In our model, giving corresponds to the transmission or direct instruction paradigm of learning (Drake & Nelson, 2009): Teachers impart information to students; students absorb information from teachers (see Figure 2). When the pedagogical aim is giving, students are to be given clearly and efficiently the information contained in the textbook and other curricular materials, minimizing uncertainty or confusion.

In high school, students write a research paper or conduct original research on local history (Morell & Rogers, 2006). Creative teachers can invent or adapt combinations of content and activities in limitless ways to engage students in developing their social studies schema, making their understanding public.

Incorporating technology into the making pedagogy mode seems to be a natural outgrowth of the traditional use of projects in social studies instruction. Technology has frequently been integrated into the social studies as teachers increasingly assign research projects using Web-based resources for the construction of a project (Friedman & Heafner, 2007; Lee & Molebash, 2004; Miller, 2007; Molebash, 2004; Molebash & Dodge, 2003). Teachers might also choose to have students create their final product using Web-based applications or computer software (Ferster, Hammond, & Bull, 2006; Friedman & Heafner, 2007). Student-created digital documentaries provide a new format for students to demonstrate their conceptual understanding and skill in a social studies classroom (Hofer & Swan, 2006; Manfra & Hammond, 2008; Swan, Hofer, & Levstik, 2007).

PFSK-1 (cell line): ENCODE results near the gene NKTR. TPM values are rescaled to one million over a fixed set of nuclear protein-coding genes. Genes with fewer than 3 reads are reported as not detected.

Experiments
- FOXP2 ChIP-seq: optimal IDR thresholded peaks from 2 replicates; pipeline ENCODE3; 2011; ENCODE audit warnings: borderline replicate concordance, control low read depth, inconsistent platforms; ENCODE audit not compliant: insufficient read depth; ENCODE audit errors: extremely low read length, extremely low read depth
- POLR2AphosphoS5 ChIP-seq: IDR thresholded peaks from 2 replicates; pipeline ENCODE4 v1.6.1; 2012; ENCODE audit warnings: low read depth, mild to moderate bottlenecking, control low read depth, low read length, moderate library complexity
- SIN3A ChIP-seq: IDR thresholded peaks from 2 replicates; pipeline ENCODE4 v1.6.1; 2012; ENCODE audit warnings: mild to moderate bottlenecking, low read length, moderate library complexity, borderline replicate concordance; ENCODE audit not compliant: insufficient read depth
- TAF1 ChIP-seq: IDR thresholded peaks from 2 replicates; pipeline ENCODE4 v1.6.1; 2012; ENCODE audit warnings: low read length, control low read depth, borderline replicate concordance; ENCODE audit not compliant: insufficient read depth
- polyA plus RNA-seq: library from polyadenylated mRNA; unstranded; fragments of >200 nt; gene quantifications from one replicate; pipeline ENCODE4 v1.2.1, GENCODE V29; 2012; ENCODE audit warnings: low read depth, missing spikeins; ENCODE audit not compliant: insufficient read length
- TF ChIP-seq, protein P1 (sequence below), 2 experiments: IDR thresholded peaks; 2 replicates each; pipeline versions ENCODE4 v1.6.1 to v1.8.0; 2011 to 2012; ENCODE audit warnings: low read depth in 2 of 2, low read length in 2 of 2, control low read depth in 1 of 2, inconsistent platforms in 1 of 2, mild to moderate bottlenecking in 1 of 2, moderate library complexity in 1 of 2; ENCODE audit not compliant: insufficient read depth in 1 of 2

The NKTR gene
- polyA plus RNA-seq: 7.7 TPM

Brush, T., & Saye, J. (2002). A summary of research exploring hard and soft scaffolding for teachers and students using a multimedia supported learning environment. The Journal of Interactive Online Learning, 1(2), 1-2. Retrieved from

Bull, G., Bell, L., & Hammond, T. (2008). Advancing TPCK through collaborations across educational associations. In AACTE Committee on Innovation and Technology (Eds.), The handbook of technological pedagogical content knowledge for teaching and teacher educators (pp. 273-287). Mahwah, NJ: Lawrence Erlbaum Associates, Publishers.

Ehman, L.H., & Glenn, A.D. (1991). Interactive technology in social studies. In P. Shaver (Ed.), Handbook of research on social studies teaching and learning (pp. 513-522). New York: Macmillan Publishing Company.

Koehler, M., & Mishra, P. (2008). Introducing TPCK. In AACTE Committee on Innovation and Technology (Eds.), The handbook of technological pedagogical content knowledge for teaching and teacher educators (pp. 3-29). Mahwah, NJ: Lawrence Erlbaum Associates, Publishers.

Mason, C., Berson, M., Diem, R., Hicks, D., Lee, J., & Dralle, T. (2000). Guidelines for using technology to prepare social studies teachers. Contemporary Issues in Technology and Teacher Education [Online serial], 1(1). Retrieved from

Thorton, S.J. (1991). Teacher as curricular-instructional gatekeeper in social studies. In J.P. Shaver (Ed.), Handbook of research on social studies teaching and learning (pp. 237-248). New York: MacMillan

Waring, S. M. (2007). Informing preservice teachers about multiple representations of historical events through the utilization of digital resources. Social Studies Research and Practice, 2(1), 49-57.